Before you is an extensive stand of Equisetum hyemale, commonly called horsetails. In fact, the horsetail is a living fossil and the only surviving genus of the Equisetaceae family of plants. Three hundred million years ago, they were one of the most important plant groups of the Paleozoic era, some reaching the height of towering trees. Horsetails don’t produce flowers or seeds but reproduce by spores. This species of horsetail is also called Scouring Rush because in times past its rough texture made it useful for scouring things clean. It should not be confused with a similar looking but unrelated genus of flowering plants known as mare’s tail (also sometimes called horse’s tails).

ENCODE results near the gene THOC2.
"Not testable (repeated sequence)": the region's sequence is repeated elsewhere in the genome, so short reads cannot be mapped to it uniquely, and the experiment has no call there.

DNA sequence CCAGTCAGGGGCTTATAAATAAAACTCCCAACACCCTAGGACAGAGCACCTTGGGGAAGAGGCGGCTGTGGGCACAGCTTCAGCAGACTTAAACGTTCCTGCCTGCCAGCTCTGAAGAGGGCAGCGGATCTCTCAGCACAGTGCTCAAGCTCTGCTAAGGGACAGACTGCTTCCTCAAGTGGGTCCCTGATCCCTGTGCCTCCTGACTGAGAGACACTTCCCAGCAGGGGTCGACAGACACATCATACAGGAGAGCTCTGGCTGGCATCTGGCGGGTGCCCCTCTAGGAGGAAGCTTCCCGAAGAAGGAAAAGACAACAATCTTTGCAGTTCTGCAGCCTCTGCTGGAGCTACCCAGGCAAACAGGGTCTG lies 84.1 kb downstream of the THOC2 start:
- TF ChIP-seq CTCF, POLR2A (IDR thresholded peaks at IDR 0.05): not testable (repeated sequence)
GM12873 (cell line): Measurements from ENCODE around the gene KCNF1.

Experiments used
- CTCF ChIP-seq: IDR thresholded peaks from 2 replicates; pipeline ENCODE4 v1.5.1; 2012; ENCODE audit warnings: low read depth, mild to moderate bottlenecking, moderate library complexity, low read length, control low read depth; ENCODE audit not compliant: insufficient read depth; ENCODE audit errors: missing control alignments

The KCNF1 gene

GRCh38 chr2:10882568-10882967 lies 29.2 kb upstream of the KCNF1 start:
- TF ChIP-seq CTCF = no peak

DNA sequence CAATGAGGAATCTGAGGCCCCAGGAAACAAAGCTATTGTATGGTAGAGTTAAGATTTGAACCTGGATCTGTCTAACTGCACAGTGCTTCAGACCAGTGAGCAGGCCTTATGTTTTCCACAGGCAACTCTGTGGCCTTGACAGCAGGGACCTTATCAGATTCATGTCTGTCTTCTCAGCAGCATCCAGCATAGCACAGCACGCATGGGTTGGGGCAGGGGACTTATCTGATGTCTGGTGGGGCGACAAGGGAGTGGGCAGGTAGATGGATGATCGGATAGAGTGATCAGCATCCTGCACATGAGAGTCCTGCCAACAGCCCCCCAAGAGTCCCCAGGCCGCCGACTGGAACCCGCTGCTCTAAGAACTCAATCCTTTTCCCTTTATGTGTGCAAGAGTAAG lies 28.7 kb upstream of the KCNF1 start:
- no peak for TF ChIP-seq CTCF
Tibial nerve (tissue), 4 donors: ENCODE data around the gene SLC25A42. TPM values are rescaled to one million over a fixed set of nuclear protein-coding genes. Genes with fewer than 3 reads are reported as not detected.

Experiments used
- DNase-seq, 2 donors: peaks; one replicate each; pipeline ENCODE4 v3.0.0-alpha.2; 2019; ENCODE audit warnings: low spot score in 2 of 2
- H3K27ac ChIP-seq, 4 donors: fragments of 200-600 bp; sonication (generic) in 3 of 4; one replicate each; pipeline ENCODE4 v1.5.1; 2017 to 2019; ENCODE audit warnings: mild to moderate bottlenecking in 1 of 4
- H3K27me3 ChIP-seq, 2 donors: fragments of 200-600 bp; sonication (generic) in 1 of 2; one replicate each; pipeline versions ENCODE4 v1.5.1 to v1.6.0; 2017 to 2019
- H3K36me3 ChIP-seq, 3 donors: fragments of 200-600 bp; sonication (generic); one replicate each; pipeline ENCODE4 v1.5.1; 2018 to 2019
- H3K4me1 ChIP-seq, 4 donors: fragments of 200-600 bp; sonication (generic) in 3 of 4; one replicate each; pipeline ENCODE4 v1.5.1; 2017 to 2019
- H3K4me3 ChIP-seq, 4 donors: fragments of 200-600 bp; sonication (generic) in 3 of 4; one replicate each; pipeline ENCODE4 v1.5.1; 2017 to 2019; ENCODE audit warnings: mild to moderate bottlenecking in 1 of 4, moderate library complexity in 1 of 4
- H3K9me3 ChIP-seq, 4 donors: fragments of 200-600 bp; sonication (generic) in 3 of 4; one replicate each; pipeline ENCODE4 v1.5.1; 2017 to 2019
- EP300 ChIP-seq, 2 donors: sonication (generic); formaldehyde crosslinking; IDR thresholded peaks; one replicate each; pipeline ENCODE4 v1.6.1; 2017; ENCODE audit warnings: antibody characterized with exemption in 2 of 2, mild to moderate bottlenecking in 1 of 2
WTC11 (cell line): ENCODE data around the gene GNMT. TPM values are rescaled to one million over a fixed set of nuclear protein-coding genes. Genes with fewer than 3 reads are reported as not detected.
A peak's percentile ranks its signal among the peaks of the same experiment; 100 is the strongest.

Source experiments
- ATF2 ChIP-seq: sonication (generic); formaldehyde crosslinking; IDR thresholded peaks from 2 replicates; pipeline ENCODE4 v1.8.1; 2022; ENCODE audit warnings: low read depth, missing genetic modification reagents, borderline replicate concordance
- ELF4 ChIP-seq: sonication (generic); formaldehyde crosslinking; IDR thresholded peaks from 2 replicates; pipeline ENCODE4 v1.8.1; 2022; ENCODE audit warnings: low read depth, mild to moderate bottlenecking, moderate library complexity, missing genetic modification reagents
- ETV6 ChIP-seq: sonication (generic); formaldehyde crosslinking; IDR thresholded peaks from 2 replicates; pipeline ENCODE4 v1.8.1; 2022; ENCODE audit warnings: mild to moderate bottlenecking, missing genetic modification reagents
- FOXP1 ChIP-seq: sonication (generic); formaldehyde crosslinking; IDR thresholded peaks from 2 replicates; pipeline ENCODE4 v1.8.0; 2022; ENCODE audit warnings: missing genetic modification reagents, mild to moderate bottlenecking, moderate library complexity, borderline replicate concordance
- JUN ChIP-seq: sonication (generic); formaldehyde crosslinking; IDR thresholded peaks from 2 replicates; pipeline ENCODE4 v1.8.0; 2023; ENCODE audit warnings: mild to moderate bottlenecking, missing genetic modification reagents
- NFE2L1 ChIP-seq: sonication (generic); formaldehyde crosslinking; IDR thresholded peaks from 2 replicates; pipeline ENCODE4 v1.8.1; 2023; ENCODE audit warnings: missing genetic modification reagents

Characteristic segmented stem
of Equisetum hyemale
(photo from Wikipedia)
For more information on horsetails.
The Starkey Hill Interpretive Trail is jointly managed by Guelph Hiking Trail Club and Grand River Conservation Authority
Grand River Conservation Authority
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